Create an Engaging Job Site Environment Every Time
With spring break for colleges and high schools just around the corner, the season of volunteerism on Christian Appalachian Project’s home repair job sites is close to getting started. People of all ages will soon filter into the Eastern Kentucky hills hoping to make a lasting difference in someone’s life. Many of these willing souls are anxious to experience for the first time what it’s like to build something out of lumber, install a new window, or even tear off roofing shingles and replace them with new ones.
These volunteers may arrive with a mix of excitement and apprehension if they have never been exposed to the activities found in a construction setting. They are thrilled to have the opportunity to actively meet someone’s housing need. At the same time, they may feel uncomfortable about risking embarrassment due to their lack of skills and knowledge in this environment.
Following are a few key points to remember for leading unskilled volunteers on an experience that is safe, productive, engaging, and all-around satisfying.
Select suitable tasks for unskilled personnel.
Given the fact that many volunteers serve on a job site only one to five days per each service trip, the tasks selected for their experience should be straight forward and repetitive. These include installations of vinyl siding, laminate flooring, decking, roofing shingles, metal roofing, new construction windows, insulation, and laborious jobs such as demolition, ditch-digging, and post-hole digging.
Preparation is key regarding appropriate tools, building materials, and a construction plan.
Prior to the arrival of the volunteers, the Construction Site Crew Leader (CL) should closely inspect the project and determine the list of repairs the volunteers will focus their efforts on. The inspection should include observations of potential hazards, along with plans to eliminate them and safeguard against any and all accidents. A list should be made of enough tools, supplies, Personal Protective equipment (PPE), and materials to equip each crew member for a highly productive time of service. Finally, be prepared for uncooperative weather. When rain tries to wash away all your productivity, consider setting up a canopy outside to facilitate a work station for tasks such as such as sawing or hand railing assembly. If possible, move the crew inside to tackle projects such as flooring, drywall, door replacements, trim work, or painting.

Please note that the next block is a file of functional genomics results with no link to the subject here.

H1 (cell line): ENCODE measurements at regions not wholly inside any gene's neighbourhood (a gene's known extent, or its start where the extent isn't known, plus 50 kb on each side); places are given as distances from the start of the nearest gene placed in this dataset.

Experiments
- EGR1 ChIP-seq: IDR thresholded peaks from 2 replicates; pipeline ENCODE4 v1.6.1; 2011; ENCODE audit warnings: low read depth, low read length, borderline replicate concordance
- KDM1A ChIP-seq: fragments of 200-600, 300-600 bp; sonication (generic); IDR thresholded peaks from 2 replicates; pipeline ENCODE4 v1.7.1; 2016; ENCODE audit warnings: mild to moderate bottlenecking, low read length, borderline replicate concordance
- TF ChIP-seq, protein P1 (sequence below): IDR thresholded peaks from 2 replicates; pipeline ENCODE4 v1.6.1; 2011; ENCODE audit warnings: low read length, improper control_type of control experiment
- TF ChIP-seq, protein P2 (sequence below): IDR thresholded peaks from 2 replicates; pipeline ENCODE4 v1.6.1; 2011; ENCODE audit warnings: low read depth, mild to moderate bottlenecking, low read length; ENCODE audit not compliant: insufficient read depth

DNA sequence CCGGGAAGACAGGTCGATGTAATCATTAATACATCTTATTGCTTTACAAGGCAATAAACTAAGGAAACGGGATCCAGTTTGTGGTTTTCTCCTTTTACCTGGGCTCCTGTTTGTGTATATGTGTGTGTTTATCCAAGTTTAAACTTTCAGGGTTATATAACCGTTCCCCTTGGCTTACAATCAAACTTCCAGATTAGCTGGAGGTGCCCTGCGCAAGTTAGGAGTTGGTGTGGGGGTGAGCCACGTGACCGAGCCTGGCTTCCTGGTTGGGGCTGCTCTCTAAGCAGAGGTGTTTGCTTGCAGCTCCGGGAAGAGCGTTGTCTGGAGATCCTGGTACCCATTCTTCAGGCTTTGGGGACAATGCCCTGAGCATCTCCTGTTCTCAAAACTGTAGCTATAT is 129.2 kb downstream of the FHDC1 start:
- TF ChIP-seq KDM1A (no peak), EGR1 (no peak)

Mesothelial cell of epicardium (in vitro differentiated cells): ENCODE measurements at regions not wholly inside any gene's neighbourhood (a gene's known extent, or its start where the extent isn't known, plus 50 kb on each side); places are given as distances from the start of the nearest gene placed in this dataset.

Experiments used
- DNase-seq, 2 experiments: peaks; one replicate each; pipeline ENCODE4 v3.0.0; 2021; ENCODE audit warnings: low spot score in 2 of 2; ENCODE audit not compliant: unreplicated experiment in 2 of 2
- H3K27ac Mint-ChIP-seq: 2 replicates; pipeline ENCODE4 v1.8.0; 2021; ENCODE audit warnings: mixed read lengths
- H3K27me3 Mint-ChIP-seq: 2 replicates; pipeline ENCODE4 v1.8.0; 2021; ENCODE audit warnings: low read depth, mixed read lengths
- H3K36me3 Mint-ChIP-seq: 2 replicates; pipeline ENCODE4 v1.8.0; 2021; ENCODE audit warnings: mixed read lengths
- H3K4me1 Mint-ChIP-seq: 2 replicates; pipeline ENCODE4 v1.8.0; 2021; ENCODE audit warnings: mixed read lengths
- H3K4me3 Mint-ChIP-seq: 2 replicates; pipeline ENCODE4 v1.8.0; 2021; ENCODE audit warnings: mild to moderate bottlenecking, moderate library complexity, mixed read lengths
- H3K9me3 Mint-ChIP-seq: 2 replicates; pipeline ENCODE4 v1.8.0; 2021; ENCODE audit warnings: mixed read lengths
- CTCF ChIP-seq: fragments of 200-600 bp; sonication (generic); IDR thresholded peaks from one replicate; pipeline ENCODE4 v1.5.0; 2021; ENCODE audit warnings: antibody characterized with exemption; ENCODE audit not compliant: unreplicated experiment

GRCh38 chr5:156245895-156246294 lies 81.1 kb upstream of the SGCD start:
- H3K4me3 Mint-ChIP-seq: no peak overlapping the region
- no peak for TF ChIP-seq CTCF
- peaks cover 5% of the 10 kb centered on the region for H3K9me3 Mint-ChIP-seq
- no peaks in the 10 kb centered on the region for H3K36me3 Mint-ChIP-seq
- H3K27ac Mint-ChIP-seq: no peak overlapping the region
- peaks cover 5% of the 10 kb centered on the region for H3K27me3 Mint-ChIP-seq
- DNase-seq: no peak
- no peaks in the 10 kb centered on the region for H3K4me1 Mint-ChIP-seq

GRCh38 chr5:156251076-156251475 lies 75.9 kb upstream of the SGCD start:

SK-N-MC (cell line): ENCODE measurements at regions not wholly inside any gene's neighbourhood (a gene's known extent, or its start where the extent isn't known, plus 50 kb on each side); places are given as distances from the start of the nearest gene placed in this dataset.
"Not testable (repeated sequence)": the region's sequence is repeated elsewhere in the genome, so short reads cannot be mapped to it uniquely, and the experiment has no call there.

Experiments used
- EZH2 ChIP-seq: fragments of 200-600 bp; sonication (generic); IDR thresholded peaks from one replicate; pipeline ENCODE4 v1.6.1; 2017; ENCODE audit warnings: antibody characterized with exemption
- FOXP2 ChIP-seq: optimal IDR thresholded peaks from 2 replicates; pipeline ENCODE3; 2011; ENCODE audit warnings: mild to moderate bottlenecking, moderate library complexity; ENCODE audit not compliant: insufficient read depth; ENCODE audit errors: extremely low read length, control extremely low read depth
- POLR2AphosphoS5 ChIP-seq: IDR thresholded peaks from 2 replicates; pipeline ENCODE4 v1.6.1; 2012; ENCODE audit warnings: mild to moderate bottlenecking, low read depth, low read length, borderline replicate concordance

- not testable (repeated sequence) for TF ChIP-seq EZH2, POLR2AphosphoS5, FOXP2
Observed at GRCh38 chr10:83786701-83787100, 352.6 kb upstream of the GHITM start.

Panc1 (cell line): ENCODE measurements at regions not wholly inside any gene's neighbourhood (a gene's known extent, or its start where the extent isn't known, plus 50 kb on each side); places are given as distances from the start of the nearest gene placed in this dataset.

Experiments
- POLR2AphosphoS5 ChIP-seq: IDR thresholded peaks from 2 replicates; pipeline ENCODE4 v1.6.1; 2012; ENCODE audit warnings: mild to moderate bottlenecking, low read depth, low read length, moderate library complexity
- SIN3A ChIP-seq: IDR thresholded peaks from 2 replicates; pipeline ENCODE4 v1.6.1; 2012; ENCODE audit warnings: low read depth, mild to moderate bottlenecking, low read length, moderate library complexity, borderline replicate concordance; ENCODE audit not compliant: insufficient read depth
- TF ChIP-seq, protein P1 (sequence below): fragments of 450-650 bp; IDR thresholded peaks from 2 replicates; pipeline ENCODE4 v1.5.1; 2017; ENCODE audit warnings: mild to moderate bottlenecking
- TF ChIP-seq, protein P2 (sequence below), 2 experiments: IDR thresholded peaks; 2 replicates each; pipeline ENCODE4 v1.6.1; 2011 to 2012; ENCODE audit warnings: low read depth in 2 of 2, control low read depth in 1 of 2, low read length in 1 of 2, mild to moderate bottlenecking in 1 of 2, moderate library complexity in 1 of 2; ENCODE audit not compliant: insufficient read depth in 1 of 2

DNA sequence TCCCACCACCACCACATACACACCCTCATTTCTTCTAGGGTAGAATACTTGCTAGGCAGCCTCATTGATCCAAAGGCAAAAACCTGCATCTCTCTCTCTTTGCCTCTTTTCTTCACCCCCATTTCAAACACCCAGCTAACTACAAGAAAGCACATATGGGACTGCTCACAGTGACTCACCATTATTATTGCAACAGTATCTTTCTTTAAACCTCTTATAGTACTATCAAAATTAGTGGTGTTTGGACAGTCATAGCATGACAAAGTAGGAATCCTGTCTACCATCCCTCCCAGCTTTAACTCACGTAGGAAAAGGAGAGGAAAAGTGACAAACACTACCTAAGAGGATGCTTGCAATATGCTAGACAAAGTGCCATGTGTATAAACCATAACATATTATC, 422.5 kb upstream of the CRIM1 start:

Focus on the reasons why rather than how the work must be done.
When the CL first meets with the crew to discuss the project, she shares the owner’s concerns with the home’s substandard conditions, such as; “the roof leaks on the rotting floor and I’m afraid my disabled mother may fall through” or “my child does not bring friends home because she is embarrassed at the exterior siding that is broken and falling down.” From this point forward, the crew member’s efforts are driven by creating improved conditions for the owners they are serving. This encourages the crew to focus on compassion rather than how well they perform construction techniques which are new to them.
Always start with safety training.
This training session may take one to three hours to complete but is important as it prevents accidents and allows crew members to get acclimated to the feel and sound of tools in a controlled setting. Items that should be covered include the proper use of:
2) power tools that will be used on the job
3) hand tools, and
4) ladders and fall prevention systems (if required by the job).
Strive to keep all crew members always engaged.
Divide volunteers into crews that may range from 2 to 6 members per one skilled (or semi-skilled) leader, depending on the availability of skilled volunteers. Ideally, skilled leaders will possess technical know-how, great interpersonal skills, and passion for construction. Yet, the most important quality would be the ability to effectively lead by thoroughly instructing, encouraging, and mentoring their crew members. The construction outcomes produced by the volunteer crew are not likely to achieve a level equal to that of a master builder crew. Yet, by setting purpose as the priority rather than performance, the crew is encouraged to relax and apply the lessons and techniques learned as they develop skills and confidence.
Express gratitude and encouragement.
Crew leaders should consistently encourage crew members while they serve and share appreciation for the gift of their time and efforts. It is beneficial for leaders throughout the week to look each crew member in the eyes and speak positive words of support. This fosters trust, commitment, and a spirit of teamwork that is contagiously uplifting. It results in a desire within the volunteers to return and serve at a later date.
It’s not easy but it is gratifying.
The business of leading unskilled volunteers on a construction job site is both complex and rewarding. Success in this field is certainly not something boiled down in a piece of writing that can be read more quickly than mixing a bag of concrete. Yet if the aforementioned principles are applied, chances are good these interactions and experiences will create a win-win outcome for everyone involved.
Mike Wallace is the Cumberland Valley Housing Manager for Christian Appalachian Project in Kentucky. He is an avid Cincinnati Reds fan and enjoys hiking and reading.